Change search
CiteExportLink to record
Permanent link

Direct link
Cite
Citation style
  • apa
  • ieee
  • modern-language-association-8th-edition
  • vancouver
  • Other style
More styles
Language
  • de-DE
  • en-GB
  • en-US
  • fi-FI
  • nn-NO
  • nn-NB
  • sv-SE
  • Other locale
More languages
Output format
  • html
  • text
  • asciidoc
  • rtf
Infected or not: are PCR-positive oropharyngeal swabs indicative of low pathogenic influenza A virus infection in the respiratory tract of Mallard Anas platyrhynchos?
Linnaeus University, Faculty of Health and Life Sciences, Department of Biology and Environmental Science. (Zoonotic Ecology and Epidemiology / EEMiS)ORCID iD: 0000-0002-5629-0196
Erasmus Medical Centre, The Netherlands.
Linnaeus University, Faculty of Health and Life Sciences, Department of Biology and Environmental Science. (EEMiS)ORCID iD: 0000-0002-1152-4235
Erasmus Medical Centre, The Netherlands.
2014 (English)In: Veterinary research (Print), ISSN 0928-4249, E-ISSN 1297-9716, Vol. 45, Article ID: 53- p.Article in journal (Refereed) Published
Abstract [en]

Detection of influenza virus in oropharyngeal swabs collected during wild bird surveillance is assumed to representrespiratory infection, although intestine is the main site of infection. We tested this assumption by histologicalexamination of the respiratory tract of wild Mallards with virus-positive oropharyngeal swabs. Thirty-two of 125Mallards tested had viral-RNA positive oropharyngeal swabs. The respiratory tracts of four Mallards with the mostvirus were examined in detail by immunohistochemistry. None had detectable virus antigen in the respiratory tract,suggesting it was not infected. An alternative explanation is that the oropharynx was contaminated with virusthrough feeding in surface water or through preening.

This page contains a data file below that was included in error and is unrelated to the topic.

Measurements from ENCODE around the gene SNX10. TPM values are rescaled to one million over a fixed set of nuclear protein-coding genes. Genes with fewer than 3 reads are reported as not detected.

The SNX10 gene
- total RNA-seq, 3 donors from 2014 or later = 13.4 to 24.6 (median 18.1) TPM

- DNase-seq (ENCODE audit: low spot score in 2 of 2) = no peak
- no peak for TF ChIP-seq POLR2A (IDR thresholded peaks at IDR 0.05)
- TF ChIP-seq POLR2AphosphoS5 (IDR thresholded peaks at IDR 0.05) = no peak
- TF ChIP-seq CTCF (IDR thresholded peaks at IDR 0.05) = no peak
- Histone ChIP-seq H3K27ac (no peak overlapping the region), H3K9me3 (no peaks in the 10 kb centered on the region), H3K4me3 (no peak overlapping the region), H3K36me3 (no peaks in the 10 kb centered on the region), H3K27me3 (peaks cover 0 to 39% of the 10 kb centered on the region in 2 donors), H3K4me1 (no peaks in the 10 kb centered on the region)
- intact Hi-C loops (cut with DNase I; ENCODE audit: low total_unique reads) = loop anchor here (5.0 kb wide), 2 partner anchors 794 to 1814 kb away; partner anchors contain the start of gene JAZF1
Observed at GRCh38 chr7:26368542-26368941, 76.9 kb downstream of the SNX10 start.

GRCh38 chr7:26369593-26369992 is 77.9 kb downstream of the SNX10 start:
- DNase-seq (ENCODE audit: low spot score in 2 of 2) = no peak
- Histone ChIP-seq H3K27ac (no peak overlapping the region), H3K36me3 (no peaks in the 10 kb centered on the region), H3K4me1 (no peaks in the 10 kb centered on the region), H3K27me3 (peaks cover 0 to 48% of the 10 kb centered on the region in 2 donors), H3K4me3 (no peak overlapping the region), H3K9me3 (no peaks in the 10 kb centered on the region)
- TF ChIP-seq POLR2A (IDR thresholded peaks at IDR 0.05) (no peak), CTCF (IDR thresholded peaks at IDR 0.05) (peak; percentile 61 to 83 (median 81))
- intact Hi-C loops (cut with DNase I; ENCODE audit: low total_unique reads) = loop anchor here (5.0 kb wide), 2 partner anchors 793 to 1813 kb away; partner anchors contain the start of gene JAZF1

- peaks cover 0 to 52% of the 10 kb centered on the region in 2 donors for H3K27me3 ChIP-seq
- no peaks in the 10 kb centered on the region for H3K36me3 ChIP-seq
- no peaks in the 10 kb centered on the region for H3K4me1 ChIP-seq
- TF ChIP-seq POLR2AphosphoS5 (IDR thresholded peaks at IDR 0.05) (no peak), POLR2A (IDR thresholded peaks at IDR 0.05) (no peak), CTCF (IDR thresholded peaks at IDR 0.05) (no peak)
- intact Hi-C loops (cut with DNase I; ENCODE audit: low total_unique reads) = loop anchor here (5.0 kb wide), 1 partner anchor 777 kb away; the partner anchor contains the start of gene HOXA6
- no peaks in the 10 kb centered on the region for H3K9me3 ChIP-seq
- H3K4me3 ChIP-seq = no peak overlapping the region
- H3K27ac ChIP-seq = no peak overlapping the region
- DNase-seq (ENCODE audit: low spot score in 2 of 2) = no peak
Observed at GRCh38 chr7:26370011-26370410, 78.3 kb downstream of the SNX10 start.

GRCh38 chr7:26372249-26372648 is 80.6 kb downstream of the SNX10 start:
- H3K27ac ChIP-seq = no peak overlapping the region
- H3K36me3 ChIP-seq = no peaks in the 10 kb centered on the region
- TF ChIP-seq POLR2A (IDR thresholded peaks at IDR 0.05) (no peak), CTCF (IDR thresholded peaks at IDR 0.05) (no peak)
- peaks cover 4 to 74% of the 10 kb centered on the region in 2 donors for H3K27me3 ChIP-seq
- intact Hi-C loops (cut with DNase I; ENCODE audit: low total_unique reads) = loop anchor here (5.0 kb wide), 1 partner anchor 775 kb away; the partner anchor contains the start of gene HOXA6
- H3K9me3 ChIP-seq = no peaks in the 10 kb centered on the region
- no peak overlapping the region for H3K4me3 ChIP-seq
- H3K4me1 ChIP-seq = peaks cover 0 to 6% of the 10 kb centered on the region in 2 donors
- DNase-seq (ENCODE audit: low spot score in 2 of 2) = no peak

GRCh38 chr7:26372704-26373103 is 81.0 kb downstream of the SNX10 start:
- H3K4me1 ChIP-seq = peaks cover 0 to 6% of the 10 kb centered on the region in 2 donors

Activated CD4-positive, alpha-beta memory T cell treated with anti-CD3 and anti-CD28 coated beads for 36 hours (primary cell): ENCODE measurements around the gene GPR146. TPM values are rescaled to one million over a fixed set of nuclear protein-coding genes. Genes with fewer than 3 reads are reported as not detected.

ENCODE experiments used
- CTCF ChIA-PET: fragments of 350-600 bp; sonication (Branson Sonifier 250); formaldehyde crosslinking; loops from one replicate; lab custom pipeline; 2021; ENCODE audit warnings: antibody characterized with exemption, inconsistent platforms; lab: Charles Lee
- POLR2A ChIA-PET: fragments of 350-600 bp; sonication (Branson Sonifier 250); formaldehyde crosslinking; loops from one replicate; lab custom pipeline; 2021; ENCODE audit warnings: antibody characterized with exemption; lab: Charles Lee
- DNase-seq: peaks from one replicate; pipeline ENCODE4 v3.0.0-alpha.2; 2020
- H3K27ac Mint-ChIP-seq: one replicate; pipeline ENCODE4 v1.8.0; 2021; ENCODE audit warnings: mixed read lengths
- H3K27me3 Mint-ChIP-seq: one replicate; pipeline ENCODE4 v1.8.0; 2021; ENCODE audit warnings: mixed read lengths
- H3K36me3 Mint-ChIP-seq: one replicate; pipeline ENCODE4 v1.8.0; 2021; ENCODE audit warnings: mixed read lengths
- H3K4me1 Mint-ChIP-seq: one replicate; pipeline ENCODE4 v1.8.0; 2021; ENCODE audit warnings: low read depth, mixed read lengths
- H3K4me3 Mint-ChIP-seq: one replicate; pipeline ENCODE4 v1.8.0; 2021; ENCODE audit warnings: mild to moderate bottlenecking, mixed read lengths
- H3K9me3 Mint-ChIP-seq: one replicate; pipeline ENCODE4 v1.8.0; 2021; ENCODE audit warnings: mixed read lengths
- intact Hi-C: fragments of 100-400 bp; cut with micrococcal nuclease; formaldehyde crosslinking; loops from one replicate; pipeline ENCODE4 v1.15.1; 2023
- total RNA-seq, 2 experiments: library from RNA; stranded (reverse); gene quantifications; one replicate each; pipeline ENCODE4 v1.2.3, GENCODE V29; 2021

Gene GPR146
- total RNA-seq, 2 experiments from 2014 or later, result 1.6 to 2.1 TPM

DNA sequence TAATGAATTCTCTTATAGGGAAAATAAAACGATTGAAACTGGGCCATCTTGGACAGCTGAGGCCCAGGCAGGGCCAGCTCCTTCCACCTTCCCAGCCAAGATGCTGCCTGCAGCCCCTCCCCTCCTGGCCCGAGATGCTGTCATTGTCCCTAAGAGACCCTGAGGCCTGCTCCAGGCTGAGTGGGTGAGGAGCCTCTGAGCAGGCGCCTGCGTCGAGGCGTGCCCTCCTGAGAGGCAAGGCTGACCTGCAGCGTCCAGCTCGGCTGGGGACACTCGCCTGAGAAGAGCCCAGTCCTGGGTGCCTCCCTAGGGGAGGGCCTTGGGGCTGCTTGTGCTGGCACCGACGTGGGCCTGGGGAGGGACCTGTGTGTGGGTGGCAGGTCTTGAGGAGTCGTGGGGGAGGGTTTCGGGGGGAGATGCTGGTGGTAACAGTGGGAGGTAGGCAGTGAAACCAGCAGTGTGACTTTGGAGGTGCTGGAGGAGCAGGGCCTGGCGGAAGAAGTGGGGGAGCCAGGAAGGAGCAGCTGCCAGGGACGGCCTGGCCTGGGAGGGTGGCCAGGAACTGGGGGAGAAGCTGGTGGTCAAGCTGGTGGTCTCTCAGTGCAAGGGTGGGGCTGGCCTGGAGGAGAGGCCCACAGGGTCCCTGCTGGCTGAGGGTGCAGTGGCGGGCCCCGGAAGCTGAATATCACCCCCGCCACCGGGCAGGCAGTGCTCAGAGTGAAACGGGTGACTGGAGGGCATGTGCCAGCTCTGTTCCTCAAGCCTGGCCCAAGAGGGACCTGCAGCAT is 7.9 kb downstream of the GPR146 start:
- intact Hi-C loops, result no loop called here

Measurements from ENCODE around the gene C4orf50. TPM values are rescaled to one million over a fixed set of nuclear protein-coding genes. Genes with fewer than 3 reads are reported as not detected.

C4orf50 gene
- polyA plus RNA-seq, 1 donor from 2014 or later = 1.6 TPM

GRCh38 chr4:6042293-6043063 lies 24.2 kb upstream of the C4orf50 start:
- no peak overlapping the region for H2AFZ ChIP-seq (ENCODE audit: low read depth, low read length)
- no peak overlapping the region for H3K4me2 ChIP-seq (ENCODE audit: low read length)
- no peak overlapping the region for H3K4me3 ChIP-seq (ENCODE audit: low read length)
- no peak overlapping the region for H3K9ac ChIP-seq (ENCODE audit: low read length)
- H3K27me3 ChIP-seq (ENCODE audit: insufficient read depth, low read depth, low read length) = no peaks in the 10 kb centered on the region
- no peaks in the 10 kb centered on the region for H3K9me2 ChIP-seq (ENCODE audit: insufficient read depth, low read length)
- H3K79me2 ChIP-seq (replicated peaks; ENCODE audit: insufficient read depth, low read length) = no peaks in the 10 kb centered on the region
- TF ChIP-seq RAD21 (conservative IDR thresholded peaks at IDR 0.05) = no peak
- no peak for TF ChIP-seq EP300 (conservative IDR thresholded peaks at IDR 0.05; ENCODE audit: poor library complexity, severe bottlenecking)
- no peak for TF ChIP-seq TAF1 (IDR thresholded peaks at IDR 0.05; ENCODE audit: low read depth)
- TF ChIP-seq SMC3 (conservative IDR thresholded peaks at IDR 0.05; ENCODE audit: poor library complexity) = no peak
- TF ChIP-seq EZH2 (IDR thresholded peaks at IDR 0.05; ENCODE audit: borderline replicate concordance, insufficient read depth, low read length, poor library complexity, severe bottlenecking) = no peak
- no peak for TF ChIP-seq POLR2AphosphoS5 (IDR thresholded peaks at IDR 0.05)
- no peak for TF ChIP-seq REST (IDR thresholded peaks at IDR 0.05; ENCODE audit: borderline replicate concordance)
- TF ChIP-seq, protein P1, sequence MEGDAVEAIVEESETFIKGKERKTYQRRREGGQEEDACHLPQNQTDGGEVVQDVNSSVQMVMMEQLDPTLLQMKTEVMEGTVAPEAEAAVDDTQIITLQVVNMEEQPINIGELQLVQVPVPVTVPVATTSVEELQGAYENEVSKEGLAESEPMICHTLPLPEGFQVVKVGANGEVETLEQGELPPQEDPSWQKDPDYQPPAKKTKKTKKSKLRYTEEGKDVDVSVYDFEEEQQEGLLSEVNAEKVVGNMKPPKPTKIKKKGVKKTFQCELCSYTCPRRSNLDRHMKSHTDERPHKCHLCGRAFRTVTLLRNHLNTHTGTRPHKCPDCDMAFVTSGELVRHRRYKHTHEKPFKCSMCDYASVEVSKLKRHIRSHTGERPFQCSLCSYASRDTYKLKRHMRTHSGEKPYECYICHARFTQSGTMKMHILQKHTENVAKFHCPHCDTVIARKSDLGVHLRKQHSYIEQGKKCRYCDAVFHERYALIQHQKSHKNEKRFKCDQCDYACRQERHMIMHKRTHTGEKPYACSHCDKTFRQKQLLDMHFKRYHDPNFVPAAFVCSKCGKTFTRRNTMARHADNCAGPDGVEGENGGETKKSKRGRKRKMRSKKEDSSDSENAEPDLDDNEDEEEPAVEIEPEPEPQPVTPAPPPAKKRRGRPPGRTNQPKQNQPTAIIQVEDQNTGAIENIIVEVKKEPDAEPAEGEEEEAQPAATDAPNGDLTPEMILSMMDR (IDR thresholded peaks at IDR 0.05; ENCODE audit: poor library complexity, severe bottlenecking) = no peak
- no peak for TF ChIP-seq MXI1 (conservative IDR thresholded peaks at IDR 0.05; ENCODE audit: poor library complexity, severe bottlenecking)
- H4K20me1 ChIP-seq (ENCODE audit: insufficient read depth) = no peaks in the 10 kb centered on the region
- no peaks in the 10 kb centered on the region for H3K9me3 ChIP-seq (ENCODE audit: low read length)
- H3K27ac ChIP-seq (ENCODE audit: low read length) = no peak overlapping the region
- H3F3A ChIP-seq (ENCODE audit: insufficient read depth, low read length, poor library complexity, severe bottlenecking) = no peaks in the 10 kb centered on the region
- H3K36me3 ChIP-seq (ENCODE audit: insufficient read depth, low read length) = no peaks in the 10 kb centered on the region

Place, publisher, year, edition, pages
2014. Vol. 45, Article ID: 53- p.
National Category
Microbiology
Research subject
Natural Science, Zoonotic Ecology
Identifiers
URN: urn:nbn:se:lnu:diva-34673DOI: 10.1186/1297-9716-45-53ISI: 000336928100001Scopus ID: 2-s2.0-84902380893OAI: oai:DiVA.org:lnu-34673DiVA: diva2:721672
Available from: 2014-06-04 Created: 2014-06-04 Last updated: 2017-12-05Bibliographically approved
In thesis
1. Viruses on the wing: evolution and dynamics of influenza A virus in the Mallard reservoir
Open this publication in new window or tab >>Viruses on the wing: evolution and dynamics of influenza A virus in the Mallard reservoir
2015 (English)Doctoral thesis, comprehensive summary (Other academic)
Abstract [en]

This thesis explores the evolution of avian influenza A viruses (IAV), as well as host-pathogen interactions between these viruses and their main reservoir host, the Mallard (Anas platyrhynchos). IAV is a genetically diverse, multi-host virus and wild birds, particularly dabbling ducks, are the natural reservoir. At our study site, up to 30% of migratory Mallards are infected with IAV during an autumn season, and host a large number of virus subtypes. IAV diversity is driven by two main mechanisms: mutation, driving genetic drift; and reassortment following co-infection, resulting in genetic shift.